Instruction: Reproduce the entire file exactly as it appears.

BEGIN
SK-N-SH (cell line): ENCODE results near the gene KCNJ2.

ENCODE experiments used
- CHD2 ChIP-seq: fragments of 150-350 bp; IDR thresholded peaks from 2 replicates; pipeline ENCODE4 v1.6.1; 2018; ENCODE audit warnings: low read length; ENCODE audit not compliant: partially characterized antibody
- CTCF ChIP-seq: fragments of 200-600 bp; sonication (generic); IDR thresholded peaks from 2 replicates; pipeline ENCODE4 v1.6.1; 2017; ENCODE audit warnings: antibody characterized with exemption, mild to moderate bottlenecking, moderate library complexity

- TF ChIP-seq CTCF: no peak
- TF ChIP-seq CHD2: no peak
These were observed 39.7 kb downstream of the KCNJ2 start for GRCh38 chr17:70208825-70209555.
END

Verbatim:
SK-N-SH (cell line): ENCODE results near the gene KCNJ2.

ENCODE experiments used
- CHD2 ChIP-seq: fragments of 150-350 bp; IDR thresholded peaks from 2 replicates; pipeline ENCODE4 v1.6.1; 2018; ENCODE audit warnings: low read length; ENCODE audit not compliant: partially characterized antibody
- CTCF ChIP-seq: fragments of 200-600 bp; sonication (generic); IDR thresholded peaks from 2 replicates; pipeline ENCODE4 v1.6.1; 2017; ENCODE audit warnings: antibody characterized with exemption, mild to moderate bottlenecking, moderate library complexity

- TF ChIP-seq CTCF: no peak
- TF ChIP-seq CHD2: no peak
These were observed 39.7 kb downstream of the KCNJ2 start for GRCh38 chr17:70208825-70209555.